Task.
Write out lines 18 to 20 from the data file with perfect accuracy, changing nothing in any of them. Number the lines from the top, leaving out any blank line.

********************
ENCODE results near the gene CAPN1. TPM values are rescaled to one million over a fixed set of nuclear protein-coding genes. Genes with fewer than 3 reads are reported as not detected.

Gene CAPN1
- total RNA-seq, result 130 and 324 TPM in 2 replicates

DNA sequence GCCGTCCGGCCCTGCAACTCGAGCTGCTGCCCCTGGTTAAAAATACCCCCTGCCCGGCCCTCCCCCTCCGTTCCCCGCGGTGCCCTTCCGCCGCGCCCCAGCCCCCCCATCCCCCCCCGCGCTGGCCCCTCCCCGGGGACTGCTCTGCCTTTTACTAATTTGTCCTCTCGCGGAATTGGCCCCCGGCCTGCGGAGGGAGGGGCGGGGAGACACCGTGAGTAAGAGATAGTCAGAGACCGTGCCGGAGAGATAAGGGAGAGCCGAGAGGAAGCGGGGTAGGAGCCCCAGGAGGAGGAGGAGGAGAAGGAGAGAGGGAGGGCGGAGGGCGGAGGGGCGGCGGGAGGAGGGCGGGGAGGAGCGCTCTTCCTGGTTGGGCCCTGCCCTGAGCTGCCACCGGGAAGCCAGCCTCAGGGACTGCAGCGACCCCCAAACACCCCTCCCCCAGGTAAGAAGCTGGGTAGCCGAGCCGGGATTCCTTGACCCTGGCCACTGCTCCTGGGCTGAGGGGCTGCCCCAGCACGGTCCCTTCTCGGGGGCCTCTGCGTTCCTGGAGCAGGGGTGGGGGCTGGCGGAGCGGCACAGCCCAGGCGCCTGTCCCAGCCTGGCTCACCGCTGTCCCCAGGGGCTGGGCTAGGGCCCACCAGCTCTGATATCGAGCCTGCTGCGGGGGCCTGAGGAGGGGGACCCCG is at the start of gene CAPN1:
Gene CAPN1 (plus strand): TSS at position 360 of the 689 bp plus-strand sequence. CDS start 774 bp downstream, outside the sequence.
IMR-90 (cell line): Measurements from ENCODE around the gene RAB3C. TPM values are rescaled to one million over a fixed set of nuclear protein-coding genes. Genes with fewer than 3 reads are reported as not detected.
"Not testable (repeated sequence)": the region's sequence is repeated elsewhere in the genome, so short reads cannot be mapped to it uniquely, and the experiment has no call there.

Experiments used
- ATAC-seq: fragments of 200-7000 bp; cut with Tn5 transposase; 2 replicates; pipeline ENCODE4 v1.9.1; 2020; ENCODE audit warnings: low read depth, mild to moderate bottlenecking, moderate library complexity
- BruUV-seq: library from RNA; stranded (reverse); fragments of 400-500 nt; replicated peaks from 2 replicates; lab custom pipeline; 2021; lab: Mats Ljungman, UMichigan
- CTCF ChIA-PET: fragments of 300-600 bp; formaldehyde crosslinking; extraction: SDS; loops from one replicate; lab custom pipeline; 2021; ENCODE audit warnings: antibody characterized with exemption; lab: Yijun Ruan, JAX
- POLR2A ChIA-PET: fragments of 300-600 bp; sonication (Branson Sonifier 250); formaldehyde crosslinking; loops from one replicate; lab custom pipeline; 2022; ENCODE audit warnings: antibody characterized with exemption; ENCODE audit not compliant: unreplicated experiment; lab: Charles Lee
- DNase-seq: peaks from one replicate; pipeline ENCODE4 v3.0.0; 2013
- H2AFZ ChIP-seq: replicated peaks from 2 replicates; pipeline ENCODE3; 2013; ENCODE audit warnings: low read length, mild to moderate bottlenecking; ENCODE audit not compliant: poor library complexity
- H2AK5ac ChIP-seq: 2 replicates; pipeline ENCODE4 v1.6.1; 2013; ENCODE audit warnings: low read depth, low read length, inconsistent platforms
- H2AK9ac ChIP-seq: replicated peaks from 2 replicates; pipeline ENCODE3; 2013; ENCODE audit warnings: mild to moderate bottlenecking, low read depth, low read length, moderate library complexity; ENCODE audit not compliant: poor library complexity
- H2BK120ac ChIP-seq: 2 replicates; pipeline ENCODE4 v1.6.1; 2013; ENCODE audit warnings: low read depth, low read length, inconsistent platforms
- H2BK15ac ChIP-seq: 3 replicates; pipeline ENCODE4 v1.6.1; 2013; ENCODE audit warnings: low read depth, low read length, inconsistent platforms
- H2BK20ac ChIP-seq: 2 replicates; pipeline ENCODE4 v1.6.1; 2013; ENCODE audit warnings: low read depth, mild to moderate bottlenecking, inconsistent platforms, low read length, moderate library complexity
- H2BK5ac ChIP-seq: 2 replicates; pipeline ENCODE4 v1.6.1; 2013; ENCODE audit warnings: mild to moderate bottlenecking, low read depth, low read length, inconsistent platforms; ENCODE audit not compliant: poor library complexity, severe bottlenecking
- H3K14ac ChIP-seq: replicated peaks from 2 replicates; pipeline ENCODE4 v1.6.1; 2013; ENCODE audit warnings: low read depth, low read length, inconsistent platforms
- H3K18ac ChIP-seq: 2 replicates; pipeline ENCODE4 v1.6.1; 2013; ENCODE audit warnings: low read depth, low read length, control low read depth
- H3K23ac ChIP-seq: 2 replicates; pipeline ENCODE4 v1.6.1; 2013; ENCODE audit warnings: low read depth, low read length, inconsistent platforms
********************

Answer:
- H2BK15ac ChIP-seq: 3 replicates; pipeline ENCODE4 v1.6.1; 2013; ENCODE audit warnings: low read depth, low read length, inconsistent platforms
- H2BK20ac ChIP-seq: 2 replicates; pipeline ENCODE4 v1.6.1; 2013; ENCODE audit warnings: low read depth, mild to moderate bottlenecking, inconsistent platforms, low read length, moderate library complexity
- H2BK5ac ChIP-seq: 2 replicates; pipeline ENCODE4 v1.6.1; 2013; ENCODE audit warnings: mild to moderate bottlenecking, low read depth, low read length, inconsistent platforms; ENCODE audit not compliant: poor library complexity, severe bottlenecking